Anthony Giddens a famous London sociologist defines globalisation as " a decoupling of space and time, emphasising that with instantaneous communications, knowledge and culture can be shared around the world simultaneously."
Globalisation refers to the increasing integration of economies around the world particularly through trade and financial flows. It can also refer to the movement of people (labour) and knowledge (technology) across international borders.
Globalisation is based on a free market ideology and the push towards liberalisation, the removal of barriers and the removal of currency restrictions.
The emergence of political and trading blocks such as the E.U, N.A.F.T.A and international institutions for example W.T.O, I.M.F and the W.B etc.
The Terrorists attacks on the United States, the spread of aids and the outbreak of S.A.R.S are all aspects of globalisation. Rapid growth and poverty reduction in China, India and other countries that were poor twenty years ago is another form of globalisation.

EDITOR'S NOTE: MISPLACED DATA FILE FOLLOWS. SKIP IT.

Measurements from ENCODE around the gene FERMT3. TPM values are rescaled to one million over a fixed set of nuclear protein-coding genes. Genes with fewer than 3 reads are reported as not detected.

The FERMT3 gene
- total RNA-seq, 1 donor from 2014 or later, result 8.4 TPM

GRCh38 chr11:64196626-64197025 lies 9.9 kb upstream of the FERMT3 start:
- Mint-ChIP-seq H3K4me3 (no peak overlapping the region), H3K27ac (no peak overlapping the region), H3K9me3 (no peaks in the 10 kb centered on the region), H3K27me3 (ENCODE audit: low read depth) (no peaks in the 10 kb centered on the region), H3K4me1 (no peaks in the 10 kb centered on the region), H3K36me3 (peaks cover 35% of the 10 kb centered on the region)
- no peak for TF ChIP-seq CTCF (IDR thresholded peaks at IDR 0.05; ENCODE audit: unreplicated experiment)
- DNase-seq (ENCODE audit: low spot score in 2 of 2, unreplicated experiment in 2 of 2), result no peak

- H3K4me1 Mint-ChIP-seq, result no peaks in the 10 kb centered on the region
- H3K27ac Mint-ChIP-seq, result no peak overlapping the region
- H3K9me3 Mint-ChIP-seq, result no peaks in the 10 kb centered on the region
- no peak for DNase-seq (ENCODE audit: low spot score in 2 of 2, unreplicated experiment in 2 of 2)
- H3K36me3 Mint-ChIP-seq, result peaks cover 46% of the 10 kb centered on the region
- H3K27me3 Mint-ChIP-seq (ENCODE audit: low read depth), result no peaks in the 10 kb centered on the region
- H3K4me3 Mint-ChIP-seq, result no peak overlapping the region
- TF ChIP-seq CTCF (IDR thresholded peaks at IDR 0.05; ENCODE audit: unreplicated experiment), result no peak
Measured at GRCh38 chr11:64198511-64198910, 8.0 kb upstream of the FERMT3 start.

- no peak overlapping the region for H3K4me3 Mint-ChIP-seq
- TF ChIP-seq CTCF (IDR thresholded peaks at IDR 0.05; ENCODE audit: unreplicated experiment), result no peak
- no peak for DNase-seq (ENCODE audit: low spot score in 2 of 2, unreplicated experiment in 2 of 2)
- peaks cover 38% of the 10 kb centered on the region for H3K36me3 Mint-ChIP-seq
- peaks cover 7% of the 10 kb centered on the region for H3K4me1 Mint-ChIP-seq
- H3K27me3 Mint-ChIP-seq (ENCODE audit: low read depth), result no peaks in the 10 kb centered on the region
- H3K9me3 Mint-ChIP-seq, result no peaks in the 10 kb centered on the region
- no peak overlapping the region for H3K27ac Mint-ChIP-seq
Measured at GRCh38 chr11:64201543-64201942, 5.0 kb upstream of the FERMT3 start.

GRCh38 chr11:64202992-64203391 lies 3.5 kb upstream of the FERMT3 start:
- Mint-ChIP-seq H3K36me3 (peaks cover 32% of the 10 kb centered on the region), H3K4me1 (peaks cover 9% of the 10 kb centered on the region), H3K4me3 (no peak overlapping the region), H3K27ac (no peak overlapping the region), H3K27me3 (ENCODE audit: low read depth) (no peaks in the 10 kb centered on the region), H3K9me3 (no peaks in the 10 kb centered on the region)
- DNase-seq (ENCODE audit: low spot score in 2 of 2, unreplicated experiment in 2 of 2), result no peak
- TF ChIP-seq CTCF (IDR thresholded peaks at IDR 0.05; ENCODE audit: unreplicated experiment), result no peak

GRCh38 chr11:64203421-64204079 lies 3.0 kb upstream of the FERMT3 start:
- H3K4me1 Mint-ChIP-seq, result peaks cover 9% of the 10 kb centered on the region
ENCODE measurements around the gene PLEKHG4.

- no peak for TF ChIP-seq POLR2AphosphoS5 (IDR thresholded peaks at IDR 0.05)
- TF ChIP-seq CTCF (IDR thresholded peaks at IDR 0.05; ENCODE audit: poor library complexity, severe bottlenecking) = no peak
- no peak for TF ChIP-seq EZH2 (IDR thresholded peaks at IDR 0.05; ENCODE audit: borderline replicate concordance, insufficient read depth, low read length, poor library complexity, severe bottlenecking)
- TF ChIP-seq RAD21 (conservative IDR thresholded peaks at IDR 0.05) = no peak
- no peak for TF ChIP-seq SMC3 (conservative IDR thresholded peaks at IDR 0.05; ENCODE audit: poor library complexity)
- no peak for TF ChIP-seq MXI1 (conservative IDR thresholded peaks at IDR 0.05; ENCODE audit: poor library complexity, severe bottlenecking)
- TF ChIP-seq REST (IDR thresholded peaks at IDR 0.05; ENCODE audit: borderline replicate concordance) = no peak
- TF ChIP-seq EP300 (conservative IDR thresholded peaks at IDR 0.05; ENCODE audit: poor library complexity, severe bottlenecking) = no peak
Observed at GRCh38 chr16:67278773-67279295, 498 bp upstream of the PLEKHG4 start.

The development of the Internet, easier communications and cheaper transport have enhanced globalisation
Globalisation describes how other people; governments, businesses and decision-makers affect countries and their citizens. This has all come about because communication is faster, transport is cheaper and the connections are more immediate and intense than ever before. The telephone which first connected towns now connects the world and optic fibre transmits data, money, email and knowledge from business to business and home to home across the world.
Advantages of Globalisation
Global markets promote efficiency through competition and the division of labour. More opportunities are created for people and businesses to enter into larger markets worldwide by giving greater access to more capital flows, technology, cheaper imports and larger exports markets.
Since the Second World War we have seen a rise of the general Agreement on tariffs and Trade and its successor the World Trade...